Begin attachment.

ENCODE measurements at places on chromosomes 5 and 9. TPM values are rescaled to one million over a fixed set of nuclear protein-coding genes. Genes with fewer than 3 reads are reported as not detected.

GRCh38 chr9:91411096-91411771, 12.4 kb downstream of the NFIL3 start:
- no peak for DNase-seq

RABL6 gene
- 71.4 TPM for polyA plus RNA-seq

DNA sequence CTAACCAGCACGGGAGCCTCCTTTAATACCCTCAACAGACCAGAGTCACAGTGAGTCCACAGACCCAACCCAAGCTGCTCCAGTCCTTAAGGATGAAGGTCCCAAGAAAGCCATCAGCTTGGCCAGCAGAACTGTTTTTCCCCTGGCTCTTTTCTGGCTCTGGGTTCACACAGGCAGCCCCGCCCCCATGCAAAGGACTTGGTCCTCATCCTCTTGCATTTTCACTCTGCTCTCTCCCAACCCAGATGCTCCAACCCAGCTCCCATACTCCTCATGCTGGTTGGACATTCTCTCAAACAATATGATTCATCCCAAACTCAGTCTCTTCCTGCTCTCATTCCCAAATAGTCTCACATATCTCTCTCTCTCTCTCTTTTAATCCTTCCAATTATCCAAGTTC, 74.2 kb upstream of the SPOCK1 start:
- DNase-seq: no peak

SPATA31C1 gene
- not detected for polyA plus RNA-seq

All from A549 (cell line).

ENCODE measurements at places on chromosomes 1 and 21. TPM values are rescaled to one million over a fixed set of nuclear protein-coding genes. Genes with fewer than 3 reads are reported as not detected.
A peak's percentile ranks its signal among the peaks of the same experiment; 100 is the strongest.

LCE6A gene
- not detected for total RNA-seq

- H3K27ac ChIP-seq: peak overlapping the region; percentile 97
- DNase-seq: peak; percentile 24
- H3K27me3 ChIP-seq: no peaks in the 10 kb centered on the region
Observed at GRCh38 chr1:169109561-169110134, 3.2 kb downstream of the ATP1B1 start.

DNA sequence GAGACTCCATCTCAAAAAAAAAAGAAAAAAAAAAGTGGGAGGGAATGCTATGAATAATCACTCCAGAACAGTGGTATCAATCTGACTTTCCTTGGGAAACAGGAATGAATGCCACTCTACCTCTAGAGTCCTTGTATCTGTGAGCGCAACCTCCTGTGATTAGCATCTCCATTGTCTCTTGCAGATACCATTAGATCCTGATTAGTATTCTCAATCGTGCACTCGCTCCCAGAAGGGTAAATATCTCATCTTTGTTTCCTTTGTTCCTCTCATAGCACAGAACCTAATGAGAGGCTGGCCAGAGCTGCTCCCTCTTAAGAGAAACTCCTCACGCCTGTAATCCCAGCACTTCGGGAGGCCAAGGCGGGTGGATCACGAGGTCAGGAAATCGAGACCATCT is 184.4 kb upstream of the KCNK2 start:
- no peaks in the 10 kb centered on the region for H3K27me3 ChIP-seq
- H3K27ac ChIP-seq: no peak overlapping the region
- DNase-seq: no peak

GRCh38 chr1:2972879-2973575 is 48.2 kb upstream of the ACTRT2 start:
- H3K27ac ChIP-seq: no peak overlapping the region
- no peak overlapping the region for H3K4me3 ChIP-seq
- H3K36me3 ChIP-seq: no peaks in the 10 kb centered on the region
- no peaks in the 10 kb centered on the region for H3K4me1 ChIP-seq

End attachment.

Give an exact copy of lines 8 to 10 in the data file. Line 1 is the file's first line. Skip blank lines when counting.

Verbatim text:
SPATA31C1 gene
- not detected for polyA plus RNA-seq

All from A549 (cell line).